Bulletproof Eiffel Tower Wall Proves Architecture Is The Newest Anti-Terror Weapon (Forbes)

There’s been a lot of debate over a southern border wall in the USA. But walls are trending in the post-9/11 age. The latest example: Paris is erecting a $20 million glass wall around the Eiffel Tower. The magnificent iron lattice tower with the unique four-arched girder base will be hedged by a transparent, bulletproof protective perimeter. Of all structures, how could Paris’ iconic landmark get the border treatment? In a word: terrorism.

The Eiffel Tower, illuminated in the French national colors in honor of Nice terror victims, will be upgraded with a $20 million glass perimeter wall for security purposes. (Photo by Thibault Camus/AP)

The Eiffel Tower may be the world’s most spectacular architectural marvel—which also makes it a prominent terrorism target. France is still under a heightened state of security following multiple terrorist attacks that have killed more than 300 citizens since 2014, including the Charlie Hebdo satirical magazine shooting, the coordinated Paris attacks, and the Bastille Day attack in Nice. French natives are aghast at the idea of an Eiffel Tower wall, but the new reality is slowly registering. Paris will construct the “anti-ballistic” wall as another layer of security, dictated by the recent spike in terror plots. Better safe than sorry.

French soldiers patrol the Eiffel Tower amid high security alerts after attack on satirical magazine Charlie Hebdo. (Photo by Betrand Guay/AFP/Getty Images)

Architecture is a freedom of expression—a commentary on open skylines, environments, people, communities, and society itself. But how far should society go when that freedom is threatened by unnatural forces such as terrorism? The world witnessed the worst on 9/11 as 2,997 innocent victims and the World Trade Center’s “Twin Towers” perished in only a couple of hours. Today, no city is immune from security threats to its citizens, structures and populated plazas.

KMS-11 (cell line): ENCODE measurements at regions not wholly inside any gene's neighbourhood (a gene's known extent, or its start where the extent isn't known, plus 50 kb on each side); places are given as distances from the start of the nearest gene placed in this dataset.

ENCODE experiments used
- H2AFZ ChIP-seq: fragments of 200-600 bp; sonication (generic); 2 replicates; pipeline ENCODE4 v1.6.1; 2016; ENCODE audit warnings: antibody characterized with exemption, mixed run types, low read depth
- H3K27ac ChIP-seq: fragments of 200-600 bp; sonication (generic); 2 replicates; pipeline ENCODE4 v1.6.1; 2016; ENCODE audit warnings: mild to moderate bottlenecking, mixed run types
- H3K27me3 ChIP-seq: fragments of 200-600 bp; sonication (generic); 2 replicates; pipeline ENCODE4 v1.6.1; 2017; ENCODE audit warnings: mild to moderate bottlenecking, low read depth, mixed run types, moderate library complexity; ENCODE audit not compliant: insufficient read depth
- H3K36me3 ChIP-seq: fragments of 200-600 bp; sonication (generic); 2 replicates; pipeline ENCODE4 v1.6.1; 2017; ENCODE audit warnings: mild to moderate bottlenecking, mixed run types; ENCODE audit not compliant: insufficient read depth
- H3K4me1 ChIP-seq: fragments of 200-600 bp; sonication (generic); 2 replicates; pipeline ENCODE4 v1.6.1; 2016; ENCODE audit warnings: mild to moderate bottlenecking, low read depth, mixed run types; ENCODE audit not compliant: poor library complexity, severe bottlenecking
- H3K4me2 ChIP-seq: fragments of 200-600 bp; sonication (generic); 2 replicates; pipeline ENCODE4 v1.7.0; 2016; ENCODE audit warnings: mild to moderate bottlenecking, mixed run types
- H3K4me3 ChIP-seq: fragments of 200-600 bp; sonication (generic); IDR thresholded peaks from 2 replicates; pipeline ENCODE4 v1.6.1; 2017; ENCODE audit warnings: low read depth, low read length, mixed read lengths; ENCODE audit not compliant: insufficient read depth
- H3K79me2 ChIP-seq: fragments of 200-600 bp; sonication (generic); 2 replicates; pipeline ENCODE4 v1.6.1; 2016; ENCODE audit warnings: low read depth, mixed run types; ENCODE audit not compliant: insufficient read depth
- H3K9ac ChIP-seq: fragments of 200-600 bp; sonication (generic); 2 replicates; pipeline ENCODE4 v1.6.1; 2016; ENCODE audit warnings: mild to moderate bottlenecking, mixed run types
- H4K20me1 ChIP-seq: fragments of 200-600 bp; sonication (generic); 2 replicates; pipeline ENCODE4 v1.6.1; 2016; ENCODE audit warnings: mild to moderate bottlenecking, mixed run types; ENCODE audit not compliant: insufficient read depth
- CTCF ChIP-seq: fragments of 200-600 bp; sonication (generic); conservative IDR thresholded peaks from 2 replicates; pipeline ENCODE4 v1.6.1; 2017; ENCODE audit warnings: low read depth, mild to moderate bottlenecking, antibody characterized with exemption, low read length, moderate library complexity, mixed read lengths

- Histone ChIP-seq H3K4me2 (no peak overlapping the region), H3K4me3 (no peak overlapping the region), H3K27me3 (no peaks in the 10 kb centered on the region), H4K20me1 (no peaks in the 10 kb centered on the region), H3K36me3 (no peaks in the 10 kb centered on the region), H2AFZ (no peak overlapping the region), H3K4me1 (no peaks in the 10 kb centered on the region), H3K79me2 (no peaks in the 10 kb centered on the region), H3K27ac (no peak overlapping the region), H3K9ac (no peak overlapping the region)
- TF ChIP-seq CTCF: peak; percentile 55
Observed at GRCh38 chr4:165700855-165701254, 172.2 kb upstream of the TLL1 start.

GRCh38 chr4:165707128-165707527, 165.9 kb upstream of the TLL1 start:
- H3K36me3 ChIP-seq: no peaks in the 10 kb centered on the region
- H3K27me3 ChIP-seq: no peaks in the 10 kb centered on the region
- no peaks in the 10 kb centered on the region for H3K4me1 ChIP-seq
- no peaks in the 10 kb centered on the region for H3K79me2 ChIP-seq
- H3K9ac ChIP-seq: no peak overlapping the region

Building security procedures and architecture design changed after 9/11. (Photo by Robert Giroux/Getty Images)

“The front lines of defense—our police, military and intelligence services—have not proved to be fully effective against determined adversaries, and perhaps they cannot be successful,” says Thomas Vonier (FAIA), a Paris and Washington, D.C.-based architect with an extensive record in security planning and design. “The real front line becomes the public realm: streets, squares, and promenades, schools, courthouses, and places of worship, commerce and assembly. So architects are on the front line. Security is very much a part of what architects must consider.”

Istanbul's future airport will be the world's largest with extra wide concourses and state-of-the-art security.

Istanbul’s new airport will be the world’s largest with extra wide concourses and state-of-the-art security.

The realities are harsh. Turkey, whose Atatürk airport in Istanbul was victimized in 2016, is constructing a modern airport—the world’s largest with state-of-the-art secure terminals. Brussels, Belgium is also improving security measures at its airport and metro stations after coordinated terror attacks there last March. Western society, mainly the United States and Europe, are on notice.

Barbara A. Nadel, (FAIA) principal of New York-based Barbara Nadel Architect, says free society is still grappling with openness and security in an era of escalating threats and unprecedented violence. She says the integration of security planning and efficient design is a fundamental concept architects, engineers and building owners must master for every major project—primarily for liability issues.

A security officer stands guard outside the U.S. Federal Courthouse in Brooklyn during a Joaquin ‘El Chapo’ Guzman hearing. (Photo by Don Emmert/AFP/Getty Images)

Nadel’s book Building Security: Handbook for Architectural Planning and Design, addresses a comprehensive approach to security by integrating design, technology and operations. Nadel says following 9/11 the U.S. federal government (especially the General Services Administration, responsible for courthouses and office buildings) provided guidance to the design community—some of which was adapted by the private sector.

Source: SANS ISC SecNewsFeed @ February 27, 2017 at 07:57PM

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